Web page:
The much-anticipated Salman Khan and Anushka Sharma starrer Sultan releases in theatres today, and the good news for Salman fans is that the movie delivers. The first time pairing of Anushka-Salman is not only fresh, but also impactful. Both of them shine individually yet manage to share a natural chemistry, as it was essential to the movie that has romance as a major plot-theme. The ambitions of all the 3 major characters – Anushka (Aarfa), Amit Sadh( Aakash Oberoi) and Randeep Hooda (Fateh Singh) - are interwoven beautifully in the plot of the movie to, ultimately, make Sultan realize all of their dreams. The journey of Salman’s character ‘Sultan’ could be anyone’s life journey. Add to it the movie’s setting in a middle-class town of Haryana; Sultan manages to strike just the right chord. The movie tickles funny bones and portrays the state of Haryana in all its beautiful essence through natural characters and setting. The movie keeps up with the expectations as Salman makes a entertaining and whistle-inducing entry in the wrestling arena, surrounded by cheering supporters and funny commentary in Haryanvi. The movie, with detailed scenes of each round of the final wrestling match, seemed slightly stretched towards the end. The movie is a hit! For Salman’s brilliant portrayal of the character and for reinventing the lost glory of the sport of wrestling and weaving it beautifully with an emotional story, we give Sultan 4/5 stars. We suggest you book your tickets NOW and Let us know whether it is a hit or a miss.
Aditya Chopra’s screenplay eases us into a world 100 kilometres away from the National Capital. The director’s uncontrollable urge to make his characters break into a jig every now and then slows down the film. The songs consume time, and act as mere advertisements of Salman’s superstardom. However, that’s also Sultan’s USP. Sultan treads a predictable line until it reaches the climax. In the best part of the movie, Salman carries forward his Bajrangi Bhaijaan act. The director’s biggest success lies in taming Salman’s overpowering persona. Zafar further breaks the film into three distinct acts, and the actor excels in each of them. From playing a done-and-dusted homegrown wrestler to a wonder-boy of freestyle fighting, you see Salman put up a performance like never before. Sultan has all the right ingredients of a ‘masala’ potboiler, and whistling and sobbing are likely to go hand-in-hand here. Don’t go looking for a twist ending, though. We all know what to expect from such a film, but it’s still a lot of fun to see the underdog win.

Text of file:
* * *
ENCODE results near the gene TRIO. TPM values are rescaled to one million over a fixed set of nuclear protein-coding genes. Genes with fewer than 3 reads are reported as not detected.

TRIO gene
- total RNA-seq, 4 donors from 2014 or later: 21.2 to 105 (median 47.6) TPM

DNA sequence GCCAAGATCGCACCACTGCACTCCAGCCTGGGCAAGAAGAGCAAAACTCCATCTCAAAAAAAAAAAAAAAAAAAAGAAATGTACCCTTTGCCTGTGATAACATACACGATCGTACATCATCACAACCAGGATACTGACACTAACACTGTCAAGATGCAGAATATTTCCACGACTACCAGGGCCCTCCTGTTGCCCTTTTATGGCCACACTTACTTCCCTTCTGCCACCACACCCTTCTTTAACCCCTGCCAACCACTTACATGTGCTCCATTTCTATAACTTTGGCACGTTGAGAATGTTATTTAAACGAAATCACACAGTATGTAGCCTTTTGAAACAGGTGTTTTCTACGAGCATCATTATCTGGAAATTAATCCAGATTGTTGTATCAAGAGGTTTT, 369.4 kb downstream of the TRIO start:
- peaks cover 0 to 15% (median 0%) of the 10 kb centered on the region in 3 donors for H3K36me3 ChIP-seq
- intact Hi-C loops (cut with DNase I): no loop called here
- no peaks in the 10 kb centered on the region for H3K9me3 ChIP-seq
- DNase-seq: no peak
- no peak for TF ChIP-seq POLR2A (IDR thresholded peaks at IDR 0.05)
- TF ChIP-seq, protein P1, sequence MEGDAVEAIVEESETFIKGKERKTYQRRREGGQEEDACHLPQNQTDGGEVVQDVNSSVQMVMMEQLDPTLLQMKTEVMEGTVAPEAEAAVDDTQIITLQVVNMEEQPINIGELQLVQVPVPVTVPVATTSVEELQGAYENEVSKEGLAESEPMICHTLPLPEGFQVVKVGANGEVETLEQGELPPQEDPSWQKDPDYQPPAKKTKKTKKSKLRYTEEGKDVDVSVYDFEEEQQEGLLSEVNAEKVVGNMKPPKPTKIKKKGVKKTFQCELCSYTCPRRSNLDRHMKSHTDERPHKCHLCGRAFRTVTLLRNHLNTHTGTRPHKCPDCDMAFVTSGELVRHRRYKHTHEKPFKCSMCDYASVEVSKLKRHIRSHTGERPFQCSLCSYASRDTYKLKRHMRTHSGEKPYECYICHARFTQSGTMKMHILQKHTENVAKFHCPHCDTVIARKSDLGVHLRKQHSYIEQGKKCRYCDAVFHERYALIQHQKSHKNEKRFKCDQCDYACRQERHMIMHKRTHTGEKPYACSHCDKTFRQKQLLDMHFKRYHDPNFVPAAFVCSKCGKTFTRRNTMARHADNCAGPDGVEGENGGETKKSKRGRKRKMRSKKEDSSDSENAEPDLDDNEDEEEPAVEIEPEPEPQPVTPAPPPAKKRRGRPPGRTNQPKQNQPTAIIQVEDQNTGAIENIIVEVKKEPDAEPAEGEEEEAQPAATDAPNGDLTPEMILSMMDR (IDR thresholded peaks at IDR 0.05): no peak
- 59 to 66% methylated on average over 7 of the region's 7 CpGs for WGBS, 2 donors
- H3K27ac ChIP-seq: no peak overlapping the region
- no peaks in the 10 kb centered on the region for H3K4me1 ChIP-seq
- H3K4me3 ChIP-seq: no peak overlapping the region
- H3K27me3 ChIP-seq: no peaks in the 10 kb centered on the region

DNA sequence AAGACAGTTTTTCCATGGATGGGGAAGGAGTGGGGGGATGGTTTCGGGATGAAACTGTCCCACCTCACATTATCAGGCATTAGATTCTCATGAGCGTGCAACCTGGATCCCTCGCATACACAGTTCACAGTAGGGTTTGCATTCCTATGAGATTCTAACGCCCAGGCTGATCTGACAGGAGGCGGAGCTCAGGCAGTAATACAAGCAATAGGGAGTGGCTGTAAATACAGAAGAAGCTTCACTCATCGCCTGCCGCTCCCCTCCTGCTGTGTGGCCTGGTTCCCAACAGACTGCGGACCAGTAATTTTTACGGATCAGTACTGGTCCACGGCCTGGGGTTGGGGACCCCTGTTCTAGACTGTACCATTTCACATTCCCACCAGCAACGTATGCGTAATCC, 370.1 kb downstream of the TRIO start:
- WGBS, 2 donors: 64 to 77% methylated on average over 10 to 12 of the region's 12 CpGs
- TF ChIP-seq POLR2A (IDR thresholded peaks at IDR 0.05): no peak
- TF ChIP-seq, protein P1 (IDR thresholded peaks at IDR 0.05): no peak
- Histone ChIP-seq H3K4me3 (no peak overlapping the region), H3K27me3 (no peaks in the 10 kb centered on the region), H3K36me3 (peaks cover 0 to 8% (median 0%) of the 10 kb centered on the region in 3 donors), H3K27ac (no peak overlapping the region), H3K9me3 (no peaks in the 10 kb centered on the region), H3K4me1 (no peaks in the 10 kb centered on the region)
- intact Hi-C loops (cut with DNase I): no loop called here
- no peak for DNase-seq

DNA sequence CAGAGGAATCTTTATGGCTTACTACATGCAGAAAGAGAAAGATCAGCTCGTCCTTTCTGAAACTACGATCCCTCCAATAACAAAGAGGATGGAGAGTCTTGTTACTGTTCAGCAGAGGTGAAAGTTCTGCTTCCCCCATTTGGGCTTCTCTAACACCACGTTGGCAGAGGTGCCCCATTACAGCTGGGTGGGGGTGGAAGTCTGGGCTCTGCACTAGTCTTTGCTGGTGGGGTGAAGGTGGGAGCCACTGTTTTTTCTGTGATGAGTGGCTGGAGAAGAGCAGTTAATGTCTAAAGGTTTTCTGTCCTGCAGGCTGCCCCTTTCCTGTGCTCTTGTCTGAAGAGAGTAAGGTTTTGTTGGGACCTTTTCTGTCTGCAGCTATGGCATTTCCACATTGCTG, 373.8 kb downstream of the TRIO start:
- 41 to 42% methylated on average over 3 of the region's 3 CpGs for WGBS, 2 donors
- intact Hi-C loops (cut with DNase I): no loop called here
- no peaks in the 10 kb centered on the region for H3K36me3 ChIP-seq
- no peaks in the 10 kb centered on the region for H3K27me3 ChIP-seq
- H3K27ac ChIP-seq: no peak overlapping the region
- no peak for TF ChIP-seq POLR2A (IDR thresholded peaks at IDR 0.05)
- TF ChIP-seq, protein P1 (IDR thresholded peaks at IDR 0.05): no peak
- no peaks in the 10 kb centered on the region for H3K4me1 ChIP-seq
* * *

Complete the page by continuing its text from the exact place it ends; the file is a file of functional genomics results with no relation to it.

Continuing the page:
Wrestling is about fighting what lies within. That's what Salman Khan's Sultan Ali Khan attempts to make people understand in the near-three hour Sultan. And it delivers the message home in style. Director Ali Abbas Zafar crafts an interesting and emotional tale out of the most-used tropes in the history of Hindi cinema. Even after employing every run-of-the-mill cliche in the book, Sultan doesn't fall flat. The story entertains, largely because of the invested performances by the actors. Ali Abbas Zafar's Sultan is a thorough crowd-pleaser. The film is a cocktail of sportsmanship, drama, romance, patriotism...heavily spiced with the factor called Salman Khan. Salman, in large chunks of the film, is Salman. And that is probably what still works for him. The film's emotional scenes draw that rare teary-eyed moment from you, but the real Sultan, much like its protagonist, lies inside the ring. The Haryanvi-accented dialogues from both Salman and Anushka are done well. Well enough to elicit whistles and applause at the right moments. Among the main drawbacks of Sultan is its run-time. At 170 minutes, Sultan seems like two films could have been made out of it. The narrative is paced leisurely, peppered with MANY songs. The number of songs slacken the speed of the film. Every time Salman faces an opponent inside the ring, you want to shout 'Sultan' out loud. Every time he tries wooing Aarfa in his awkward 'gaawar' ways, you can't help but feel for the guy. Watch Sultan for Salman Khan. Not sure if anyone would watch the film for anything else any which way.